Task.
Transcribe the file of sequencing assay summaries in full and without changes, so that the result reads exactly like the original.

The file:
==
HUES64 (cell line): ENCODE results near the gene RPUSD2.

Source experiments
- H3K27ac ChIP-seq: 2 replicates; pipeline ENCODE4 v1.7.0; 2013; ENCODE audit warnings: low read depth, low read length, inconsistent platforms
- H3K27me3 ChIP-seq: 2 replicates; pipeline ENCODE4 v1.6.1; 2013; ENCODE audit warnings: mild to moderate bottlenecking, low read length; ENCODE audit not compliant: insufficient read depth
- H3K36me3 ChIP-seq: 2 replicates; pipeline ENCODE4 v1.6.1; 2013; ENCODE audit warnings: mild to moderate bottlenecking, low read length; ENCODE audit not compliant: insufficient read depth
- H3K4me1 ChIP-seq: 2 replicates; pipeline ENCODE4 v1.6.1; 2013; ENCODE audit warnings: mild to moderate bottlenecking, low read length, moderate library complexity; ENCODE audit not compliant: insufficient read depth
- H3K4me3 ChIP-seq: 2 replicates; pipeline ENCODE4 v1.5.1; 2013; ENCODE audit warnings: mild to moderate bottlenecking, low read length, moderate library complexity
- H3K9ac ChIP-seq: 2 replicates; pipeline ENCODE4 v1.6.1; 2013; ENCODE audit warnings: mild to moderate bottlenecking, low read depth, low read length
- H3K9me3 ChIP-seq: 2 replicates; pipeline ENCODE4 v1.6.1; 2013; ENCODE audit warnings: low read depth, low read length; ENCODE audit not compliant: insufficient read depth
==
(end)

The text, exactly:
HUES64 (cell line): ENCODE results near the gene RPUSD2.

Source experiments
- H3K27ac ChIP-seq: 2 replicates; pipeline ENCODE4 v1.7.0; 2013; ENCODE audit warnings: low read depth, low read length, inconsistent platforms
- H3K27me3 ChIP-seq: 2 replicates; pipeline ENCODE4 v1.6.1; 2013; ENCODE audit warnings: mild to moderate bottlenecking, low read length; ENCODE audit not compliant: insufficient read depth
- H3K36me3 ChIP-seq: 2 replicates; pipeline ENCODE4 v1.6.1; 2013; ENCODE audit warnings: mild to moderate bottlenecking, low read length; ENCODE audit not compliant: insufficient read depth
- H3K4me1 ChIP-seq: 2 replicates; pipeline ENCODE4 v1.6.1; 2013; ENCODE audit warnings: mild to moderate bottlenecking, low read length, moderate library complexity; ENCODE audit not compliant: insufficient read depth
- H3K4me3 ChIP-seq: 2 replicates; pipeline ENCODE4 v1.5.1; 2013; ENCODE audit warnings: mild to moderate bottlenecking, low read length, moderate library complexity
- H3K9ac ChIP-seq: 2 replicates; pipeline ENCODE4 v1.6.1; 2013; ENCODE audit warnings: mild to moderate bottlenecking, low read depth, low read length
- H3K9me3 ChIP-seq: 2 replicates; pipeline ENCODE4 v1.6.1; 2013; ENCODE audit warnings: low read depth, low read length; ENCODE audit not compliant: insufficient read depth